t i R

Patent Citations
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US1971075 *Sep 17, 1930Aug 21, 1934A H Hews & Co IncFlowerpot
US2219870 *Jan 28, 1938Oct 29, 1940Nelson L JacobusMeans for promoting plant growth
US2799972 *May 4, 1955Jul 23, 1957Pontes Teixeira MariannoSympodial orchids and other rhizomatous plants growing vessel
US3123273 *Jan 9, 1961Mar 3, 1964 Cup for hot beverages
FR1242746A * Title not available
Referenced by
Citing PatentFiling datePublication dateApplicantTitle
US3944074 *Aug 29, 1974Mar 16, 1976Riley Phillip JCan packaging
US4003491 *Nov 12, 1975Jan 18, 1977Wells Robert ASystem of interconnecting containers
US4008544 *Sep 8, 1975Feb 22, 1977The Dow Chemical CompanyPlastic planting container
US4155479 *Feb 22, 1978May 22, 1979Metallurgie Et Plastic SaContainer of plastic material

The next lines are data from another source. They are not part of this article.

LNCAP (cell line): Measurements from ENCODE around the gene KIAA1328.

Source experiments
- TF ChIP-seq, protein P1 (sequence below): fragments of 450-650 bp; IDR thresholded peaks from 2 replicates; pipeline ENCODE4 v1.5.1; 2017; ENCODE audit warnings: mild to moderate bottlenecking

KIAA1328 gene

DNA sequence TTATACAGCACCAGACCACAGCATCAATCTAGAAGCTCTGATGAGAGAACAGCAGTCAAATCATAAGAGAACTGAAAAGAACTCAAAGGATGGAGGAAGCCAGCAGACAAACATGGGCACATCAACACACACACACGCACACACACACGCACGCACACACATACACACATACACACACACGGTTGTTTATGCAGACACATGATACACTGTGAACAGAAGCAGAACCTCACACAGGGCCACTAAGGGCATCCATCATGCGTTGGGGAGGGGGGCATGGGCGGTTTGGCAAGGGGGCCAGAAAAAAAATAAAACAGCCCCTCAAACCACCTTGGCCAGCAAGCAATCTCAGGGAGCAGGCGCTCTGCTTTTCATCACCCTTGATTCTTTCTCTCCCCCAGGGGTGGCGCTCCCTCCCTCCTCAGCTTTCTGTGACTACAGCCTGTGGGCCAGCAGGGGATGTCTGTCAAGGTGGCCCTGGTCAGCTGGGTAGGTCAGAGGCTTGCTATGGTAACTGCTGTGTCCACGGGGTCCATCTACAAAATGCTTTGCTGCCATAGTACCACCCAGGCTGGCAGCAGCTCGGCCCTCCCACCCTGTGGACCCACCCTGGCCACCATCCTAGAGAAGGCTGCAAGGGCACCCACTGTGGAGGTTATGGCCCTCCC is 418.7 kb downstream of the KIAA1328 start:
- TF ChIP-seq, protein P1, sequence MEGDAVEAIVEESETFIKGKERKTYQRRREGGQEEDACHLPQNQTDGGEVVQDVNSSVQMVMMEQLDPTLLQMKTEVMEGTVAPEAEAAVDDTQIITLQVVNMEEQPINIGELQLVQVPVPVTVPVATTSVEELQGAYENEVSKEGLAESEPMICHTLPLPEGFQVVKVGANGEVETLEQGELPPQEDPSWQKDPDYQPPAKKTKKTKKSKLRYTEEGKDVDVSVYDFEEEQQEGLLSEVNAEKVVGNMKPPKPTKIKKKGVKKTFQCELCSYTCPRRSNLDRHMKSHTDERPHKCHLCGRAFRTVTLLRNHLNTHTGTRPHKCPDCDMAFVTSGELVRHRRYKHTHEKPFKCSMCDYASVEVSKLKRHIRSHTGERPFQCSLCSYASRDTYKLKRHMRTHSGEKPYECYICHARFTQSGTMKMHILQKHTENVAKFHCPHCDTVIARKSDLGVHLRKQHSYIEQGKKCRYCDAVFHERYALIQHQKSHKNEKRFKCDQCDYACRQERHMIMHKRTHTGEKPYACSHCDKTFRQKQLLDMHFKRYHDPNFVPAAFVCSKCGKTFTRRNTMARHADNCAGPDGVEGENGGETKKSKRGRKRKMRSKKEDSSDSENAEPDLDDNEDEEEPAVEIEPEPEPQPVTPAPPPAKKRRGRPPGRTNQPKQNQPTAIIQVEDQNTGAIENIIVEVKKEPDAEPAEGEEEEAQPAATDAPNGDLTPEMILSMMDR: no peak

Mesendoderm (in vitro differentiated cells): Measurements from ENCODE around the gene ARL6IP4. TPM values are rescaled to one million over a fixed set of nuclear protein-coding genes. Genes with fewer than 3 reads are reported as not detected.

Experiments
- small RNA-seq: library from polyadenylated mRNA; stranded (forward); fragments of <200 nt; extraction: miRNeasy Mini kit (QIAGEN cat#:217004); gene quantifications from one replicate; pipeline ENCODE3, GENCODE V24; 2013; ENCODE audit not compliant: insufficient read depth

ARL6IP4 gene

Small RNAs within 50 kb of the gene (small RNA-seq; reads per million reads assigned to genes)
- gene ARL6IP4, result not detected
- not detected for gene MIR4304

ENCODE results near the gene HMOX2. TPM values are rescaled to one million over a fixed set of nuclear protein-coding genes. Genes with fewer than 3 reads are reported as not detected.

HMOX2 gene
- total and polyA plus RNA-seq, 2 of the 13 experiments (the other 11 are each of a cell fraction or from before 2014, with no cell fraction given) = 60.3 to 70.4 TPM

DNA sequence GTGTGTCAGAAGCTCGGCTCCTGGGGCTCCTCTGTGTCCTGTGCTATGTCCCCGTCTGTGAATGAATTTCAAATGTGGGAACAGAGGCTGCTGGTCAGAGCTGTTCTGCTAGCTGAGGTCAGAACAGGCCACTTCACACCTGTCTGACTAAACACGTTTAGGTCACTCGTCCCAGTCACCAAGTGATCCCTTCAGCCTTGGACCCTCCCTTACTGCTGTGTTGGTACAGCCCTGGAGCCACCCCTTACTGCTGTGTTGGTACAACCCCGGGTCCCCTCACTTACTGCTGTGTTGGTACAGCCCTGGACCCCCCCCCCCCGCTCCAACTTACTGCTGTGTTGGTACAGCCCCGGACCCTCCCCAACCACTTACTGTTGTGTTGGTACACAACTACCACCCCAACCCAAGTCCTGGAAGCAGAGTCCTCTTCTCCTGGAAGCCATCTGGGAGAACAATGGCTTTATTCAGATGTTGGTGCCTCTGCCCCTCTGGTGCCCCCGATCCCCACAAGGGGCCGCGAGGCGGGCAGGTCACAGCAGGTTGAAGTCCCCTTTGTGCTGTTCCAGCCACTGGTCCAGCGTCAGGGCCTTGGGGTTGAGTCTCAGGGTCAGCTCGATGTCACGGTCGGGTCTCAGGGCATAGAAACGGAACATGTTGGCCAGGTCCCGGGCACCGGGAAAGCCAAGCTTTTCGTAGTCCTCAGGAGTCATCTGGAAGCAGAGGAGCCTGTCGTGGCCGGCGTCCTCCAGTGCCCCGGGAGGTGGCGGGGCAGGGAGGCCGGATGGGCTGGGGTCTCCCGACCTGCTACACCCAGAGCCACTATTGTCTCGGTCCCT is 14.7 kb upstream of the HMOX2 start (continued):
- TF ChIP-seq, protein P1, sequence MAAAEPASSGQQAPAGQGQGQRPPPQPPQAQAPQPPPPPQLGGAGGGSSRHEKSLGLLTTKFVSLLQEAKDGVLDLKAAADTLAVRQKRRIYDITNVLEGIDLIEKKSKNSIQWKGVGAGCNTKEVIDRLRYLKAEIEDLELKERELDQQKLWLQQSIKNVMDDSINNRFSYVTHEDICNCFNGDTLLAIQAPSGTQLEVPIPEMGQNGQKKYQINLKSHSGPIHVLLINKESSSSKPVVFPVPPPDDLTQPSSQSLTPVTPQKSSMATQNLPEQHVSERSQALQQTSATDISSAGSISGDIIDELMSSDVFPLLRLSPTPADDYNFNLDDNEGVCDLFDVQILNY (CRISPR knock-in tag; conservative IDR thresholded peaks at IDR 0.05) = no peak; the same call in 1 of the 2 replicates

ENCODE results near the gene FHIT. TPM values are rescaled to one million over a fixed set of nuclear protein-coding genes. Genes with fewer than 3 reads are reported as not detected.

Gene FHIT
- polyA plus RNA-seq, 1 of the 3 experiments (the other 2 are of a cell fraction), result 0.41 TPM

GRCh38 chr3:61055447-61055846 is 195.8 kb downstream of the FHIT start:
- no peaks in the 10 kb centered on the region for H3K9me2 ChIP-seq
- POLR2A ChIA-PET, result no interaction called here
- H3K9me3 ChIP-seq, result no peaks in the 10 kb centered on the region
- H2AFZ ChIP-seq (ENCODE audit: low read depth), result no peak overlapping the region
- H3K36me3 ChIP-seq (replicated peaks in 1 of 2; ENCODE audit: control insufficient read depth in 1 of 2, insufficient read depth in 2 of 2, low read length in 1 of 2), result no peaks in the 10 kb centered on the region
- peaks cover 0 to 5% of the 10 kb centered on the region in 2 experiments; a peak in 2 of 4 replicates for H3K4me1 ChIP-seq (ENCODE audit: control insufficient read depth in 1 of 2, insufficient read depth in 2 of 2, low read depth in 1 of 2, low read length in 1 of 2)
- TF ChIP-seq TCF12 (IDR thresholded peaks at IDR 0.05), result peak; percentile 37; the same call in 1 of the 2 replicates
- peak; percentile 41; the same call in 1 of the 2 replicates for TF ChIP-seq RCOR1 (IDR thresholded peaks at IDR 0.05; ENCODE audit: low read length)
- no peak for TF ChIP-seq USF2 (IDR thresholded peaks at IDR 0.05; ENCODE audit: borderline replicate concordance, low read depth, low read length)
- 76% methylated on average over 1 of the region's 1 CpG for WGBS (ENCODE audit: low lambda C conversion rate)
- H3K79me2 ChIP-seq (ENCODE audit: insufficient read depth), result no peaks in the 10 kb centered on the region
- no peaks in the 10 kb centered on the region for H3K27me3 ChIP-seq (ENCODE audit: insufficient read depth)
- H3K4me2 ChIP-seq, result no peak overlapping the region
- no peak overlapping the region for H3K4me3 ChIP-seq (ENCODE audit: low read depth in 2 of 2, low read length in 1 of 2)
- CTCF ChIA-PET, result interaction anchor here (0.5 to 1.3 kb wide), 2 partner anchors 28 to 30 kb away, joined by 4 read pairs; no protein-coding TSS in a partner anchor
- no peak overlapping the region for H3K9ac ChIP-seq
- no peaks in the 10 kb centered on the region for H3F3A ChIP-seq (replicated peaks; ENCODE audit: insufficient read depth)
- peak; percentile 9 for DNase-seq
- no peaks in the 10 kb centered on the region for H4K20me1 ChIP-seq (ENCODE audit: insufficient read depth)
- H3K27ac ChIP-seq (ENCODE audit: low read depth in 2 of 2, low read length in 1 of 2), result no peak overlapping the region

US4320596 *Aug 25, 1980Mar 23, 1982Dyckerhoff & Widmann AktiengesellschaftPlanter formed of concrete or a similar settable material
US4349293 *Jan 8, 1980Sep 14, 1982Hugo RosenbergerCompound block kit
US4715144 *Mar 7, 1986Dec 29, 1987Zarn, Inc.Plant container with concavoconvex ribs
US4966298 *Mar 25, 1988Oct 30, 1990Holdt J W VonLocking container connector system
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US6276549 *Jan 20, 1998Aug 21, 2001Mirta Mabel FasciModular container that can be interconnected, for multiple uses
US6615543Aug 23, 2002Sep 9, 2003Jeffrey J. PalsrokPlanter
US7340859Oct 4, 2005Mar 11, 2008Palsrok Jeffrey JPlanter with folding legs
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Classifications
U.S. Classification47/86, 220/23.4
International ClassificationA01G9/02
Cooperative ClassificationA01G9/027
European ClassificationA01G9/02F